We all already know what we are supposed to do: we are supposed to spend less than we earn. We’re supposed to save up. We’re supposed to invest.
But what if you’re already living on ramen and taking your chances with the tap water? Most of us don’t have any extra left over at the end of the month. Most of us are lucky if we aren’t deeply indebted to someone (be it a friend, a parent or a credit card) by the time the month is half over. So how are we supposed to create these financially sustainable situations for ourselves from, basically, nothing?
Seriously. Yes, your apartment is teensy but how much time do you spend there, truly? You can probably fit a bunk bed in there and an extra rack for someone’s clothes in there. There has to be at least one other non-homicidal person who also only uses their apartment for sleeping in this city that you can “bunk up” with. It will cut your rent and utility costs in half.
Tip: Make sure you aren’t breaking a lease or rental agreement. Landlords get mean when you break the rules. Continue reading Making a Buck out of Fifteen Cents
Variable annuities are on the rise, with total sales topping $37.3 billion in the second quarter of 2013. That’s up 7.8 percent from the year’s first quarter. Read on to discover why so many savvy investors are putting their money into variable annuities.
Variable Annuities Don’t Lock You In to Your Investments
Variable annuities offer a diverse range of investment options. You can typically choose to put a percentage of your money into stocks, bonds, and money market instruments, or diversify your portfolio with a combination of these. The value of your variable annuity will depend on how these investments perform.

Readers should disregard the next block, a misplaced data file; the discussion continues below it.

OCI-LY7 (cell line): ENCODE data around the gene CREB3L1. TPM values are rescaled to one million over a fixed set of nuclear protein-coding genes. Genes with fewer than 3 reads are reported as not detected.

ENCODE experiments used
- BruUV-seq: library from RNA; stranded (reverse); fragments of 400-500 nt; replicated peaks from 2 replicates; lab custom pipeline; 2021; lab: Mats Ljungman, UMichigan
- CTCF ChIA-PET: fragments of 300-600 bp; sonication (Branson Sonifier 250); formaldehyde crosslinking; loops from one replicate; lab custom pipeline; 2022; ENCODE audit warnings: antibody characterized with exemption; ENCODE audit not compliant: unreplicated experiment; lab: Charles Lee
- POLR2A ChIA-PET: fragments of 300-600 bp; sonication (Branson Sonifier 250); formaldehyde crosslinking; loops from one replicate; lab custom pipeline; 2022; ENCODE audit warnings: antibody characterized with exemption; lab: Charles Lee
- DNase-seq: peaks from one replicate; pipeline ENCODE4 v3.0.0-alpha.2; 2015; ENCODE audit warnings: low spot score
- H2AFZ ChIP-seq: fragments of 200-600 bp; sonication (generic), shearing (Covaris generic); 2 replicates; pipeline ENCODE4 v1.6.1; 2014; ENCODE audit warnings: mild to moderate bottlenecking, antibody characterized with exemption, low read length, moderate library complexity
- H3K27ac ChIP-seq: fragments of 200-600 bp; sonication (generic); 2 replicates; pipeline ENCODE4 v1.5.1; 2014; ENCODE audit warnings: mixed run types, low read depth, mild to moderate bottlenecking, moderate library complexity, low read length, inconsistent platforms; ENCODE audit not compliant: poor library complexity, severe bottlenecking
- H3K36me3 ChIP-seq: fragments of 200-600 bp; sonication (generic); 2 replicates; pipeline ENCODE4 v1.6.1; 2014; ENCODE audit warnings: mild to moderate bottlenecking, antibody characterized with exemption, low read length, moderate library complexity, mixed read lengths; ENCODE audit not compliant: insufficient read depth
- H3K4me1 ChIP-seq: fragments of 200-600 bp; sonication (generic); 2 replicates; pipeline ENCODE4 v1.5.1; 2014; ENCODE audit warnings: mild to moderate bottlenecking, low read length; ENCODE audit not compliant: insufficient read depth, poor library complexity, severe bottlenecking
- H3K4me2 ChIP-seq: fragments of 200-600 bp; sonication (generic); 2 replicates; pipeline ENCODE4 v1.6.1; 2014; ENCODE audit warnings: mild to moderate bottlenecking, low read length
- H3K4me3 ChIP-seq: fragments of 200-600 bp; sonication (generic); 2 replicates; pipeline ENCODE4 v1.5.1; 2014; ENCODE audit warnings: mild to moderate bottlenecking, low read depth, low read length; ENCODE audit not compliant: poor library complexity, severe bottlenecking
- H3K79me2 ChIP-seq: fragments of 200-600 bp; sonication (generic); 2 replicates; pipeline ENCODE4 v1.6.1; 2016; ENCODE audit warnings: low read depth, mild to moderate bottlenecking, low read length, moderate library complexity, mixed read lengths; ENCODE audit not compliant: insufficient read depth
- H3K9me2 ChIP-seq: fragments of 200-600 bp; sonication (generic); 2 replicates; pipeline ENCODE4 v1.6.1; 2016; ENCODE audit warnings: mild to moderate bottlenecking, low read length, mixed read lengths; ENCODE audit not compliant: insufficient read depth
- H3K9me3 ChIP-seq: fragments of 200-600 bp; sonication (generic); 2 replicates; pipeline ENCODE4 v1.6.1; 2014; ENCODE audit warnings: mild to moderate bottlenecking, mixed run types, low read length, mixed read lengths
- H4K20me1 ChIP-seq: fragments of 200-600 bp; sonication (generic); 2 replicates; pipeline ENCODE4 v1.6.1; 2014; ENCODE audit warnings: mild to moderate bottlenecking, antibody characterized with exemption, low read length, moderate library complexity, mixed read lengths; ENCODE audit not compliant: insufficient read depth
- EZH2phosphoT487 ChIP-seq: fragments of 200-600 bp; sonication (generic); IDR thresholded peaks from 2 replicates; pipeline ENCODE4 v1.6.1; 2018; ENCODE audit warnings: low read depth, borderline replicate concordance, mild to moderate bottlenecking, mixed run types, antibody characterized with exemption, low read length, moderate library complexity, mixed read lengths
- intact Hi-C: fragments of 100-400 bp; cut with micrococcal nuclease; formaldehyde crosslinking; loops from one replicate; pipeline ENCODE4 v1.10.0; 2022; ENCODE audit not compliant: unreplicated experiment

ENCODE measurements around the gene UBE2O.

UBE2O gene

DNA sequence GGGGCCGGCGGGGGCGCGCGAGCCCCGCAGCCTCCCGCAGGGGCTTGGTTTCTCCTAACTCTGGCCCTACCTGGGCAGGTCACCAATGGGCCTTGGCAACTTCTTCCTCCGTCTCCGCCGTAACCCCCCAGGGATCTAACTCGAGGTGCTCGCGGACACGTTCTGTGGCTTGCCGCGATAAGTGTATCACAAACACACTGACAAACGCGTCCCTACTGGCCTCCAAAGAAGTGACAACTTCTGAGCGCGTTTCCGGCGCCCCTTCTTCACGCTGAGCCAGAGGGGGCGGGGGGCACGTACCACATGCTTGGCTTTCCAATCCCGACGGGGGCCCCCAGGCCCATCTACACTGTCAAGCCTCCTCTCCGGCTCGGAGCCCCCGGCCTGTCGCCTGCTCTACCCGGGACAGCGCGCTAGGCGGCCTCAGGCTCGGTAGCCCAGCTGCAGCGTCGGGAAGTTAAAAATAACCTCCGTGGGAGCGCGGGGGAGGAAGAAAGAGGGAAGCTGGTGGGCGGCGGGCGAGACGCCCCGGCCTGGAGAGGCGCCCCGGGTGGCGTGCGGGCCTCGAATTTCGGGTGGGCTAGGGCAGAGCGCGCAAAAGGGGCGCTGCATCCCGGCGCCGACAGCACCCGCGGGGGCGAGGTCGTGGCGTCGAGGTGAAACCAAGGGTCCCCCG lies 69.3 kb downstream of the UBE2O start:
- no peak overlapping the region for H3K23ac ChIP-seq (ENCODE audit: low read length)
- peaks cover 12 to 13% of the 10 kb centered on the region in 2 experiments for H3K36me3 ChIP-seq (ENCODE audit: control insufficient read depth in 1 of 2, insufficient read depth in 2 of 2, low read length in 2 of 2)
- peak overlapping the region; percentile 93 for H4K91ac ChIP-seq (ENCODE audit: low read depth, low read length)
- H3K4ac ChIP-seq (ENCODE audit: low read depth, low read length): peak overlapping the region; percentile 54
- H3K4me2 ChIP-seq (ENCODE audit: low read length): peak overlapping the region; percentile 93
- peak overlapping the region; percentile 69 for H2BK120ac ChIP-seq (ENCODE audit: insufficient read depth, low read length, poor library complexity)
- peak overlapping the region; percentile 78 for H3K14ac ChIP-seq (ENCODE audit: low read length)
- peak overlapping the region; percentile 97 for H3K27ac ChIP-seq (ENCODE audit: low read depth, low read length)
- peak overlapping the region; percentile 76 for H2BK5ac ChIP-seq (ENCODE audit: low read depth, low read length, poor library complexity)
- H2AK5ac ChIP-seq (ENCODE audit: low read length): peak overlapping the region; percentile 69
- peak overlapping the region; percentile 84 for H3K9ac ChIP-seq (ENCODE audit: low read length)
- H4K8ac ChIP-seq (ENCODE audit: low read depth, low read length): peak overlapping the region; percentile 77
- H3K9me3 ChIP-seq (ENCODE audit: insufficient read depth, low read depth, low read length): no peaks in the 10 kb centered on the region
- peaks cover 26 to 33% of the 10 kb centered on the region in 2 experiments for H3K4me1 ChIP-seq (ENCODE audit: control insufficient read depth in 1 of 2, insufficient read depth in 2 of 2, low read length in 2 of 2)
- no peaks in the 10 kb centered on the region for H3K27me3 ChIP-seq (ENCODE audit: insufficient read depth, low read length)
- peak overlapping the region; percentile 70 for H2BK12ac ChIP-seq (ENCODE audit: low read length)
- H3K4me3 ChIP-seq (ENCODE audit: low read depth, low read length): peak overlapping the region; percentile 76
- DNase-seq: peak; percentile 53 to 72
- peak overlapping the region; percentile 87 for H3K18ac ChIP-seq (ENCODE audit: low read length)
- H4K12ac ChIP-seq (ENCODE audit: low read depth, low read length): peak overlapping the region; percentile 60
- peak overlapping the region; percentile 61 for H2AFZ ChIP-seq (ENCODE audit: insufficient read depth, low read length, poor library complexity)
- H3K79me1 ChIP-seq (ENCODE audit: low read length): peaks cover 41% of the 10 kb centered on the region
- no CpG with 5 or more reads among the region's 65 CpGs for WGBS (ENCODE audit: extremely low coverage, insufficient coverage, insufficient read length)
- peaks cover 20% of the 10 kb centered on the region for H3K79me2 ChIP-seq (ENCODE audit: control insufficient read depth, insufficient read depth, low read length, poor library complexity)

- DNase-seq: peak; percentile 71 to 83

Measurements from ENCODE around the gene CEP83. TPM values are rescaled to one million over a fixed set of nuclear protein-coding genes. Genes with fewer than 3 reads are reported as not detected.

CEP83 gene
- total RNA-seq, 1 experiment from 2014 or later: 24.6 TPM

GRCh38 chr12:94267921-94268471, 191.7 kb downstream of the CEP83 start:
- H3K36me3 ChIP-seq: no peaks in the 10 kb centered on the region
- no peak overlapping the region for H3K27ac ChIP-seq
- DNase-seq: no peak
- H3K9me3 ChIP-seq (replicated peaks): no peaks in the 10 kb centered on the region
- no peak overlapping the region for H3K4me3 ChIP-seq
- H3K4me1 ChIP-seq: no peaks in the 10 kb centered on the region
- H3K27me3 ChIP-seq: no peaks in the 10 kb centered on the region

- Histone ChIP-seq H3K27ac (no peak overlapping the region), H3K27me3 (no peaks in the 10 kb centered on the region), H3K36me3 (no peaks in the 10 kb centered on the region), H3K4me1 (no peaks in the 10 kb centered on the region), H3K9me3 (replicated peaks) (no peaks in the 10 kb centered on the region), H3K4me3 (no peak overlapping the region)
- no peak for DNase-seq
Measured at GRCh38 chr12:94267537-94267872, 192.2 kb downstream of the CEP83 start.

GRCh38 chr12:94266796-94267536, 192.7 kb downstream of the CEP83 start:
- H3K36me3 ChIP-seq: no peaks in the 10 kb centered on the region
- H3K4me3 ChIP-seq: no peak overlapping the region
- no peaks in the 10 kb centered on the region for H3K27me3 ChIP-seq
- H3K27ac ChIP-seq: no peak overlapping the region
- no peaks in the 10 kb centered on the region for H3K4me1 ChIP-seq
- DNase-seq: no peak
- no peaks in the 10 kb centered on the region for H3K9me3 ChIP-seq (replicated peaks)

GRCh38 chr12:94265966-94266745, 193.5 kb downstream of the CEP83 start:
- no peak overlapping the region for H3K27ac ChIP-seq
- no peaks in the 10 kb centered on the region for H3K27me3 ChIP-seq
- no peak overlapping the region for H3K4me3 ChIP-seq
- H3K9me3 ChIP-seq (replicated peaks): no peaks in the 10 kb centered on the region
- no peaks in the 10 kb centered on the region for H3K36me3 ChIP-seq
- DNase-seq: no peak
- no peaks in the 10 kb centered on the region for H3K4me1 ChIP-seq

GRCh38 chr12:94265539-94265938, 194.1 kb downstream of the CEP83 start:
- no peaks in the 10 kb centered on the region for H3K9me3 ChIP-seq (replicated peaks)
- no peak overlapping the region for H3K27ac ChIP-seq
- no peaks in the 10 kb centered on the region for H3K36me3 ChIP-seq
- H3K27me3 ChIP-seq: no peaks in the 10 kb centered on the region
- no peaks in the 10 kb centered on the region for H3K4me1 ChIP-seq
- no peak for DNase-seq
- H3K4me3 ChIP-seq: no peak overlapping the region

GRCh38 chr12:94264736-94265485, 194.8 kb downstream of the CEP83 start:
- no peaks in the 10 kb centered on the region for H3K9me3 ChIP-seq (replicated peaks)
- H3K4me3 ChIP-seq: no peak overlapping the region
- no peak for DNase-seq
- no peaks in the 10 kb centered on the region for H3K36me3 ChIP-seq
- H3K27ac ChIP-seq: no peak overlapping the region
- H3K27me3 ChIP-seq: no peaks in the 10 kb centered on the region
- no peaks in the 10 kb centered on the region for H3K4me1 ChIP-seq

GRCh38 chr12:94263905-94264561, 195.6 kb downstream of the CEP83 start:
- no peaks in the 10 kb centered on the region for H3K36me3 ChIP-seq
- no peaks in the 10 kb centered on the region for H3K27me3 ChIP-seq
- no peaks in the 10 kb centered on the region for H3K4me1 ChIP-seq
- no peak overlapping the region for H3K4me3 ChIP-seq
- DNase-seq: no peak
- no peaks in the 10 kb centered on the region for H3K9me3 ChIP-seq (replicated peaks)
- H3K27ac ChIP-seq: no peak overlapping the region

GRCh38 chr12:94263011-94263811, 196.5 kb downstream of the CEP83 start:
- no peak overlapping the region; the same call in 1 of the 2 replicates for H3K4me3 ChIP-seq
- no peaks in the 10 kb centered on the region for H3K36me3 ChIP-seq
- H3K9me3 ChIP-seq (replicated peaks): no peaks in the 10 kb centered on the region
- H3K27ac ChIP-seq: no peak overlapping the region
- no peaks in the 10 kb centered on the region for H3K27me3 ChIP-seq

One of the great advantages of variable annuities is the ability to monitor your investments and move them around to maximize your earning potential. Insurers often charge transfer fees to make these changes, but if you’re smart your investment decisions can offset these costs.
Variable Annuities are Tax-Deferred
A variable annuity is made up of series of investments and an insurance contract which looks to protect you from financial hardship. Amongst other things, this insurance contract states that the tax on your investment earnings will be deferred. Put simply, you won’t pay taxes on your investment until your variable annuity enters the payout phase. You also won’t be taxed when you transfer your money from one investment type to another, although you may be liable for transfer fees.
Variable annuities are often criticized for their high fees, but the benefits of the tax deferral can outweigh these charges if you’re making a long-term investment. That makes them an attractive option for anyone planning for their retirement. Continue reading 5 Reasons to Buy a Variable Annuity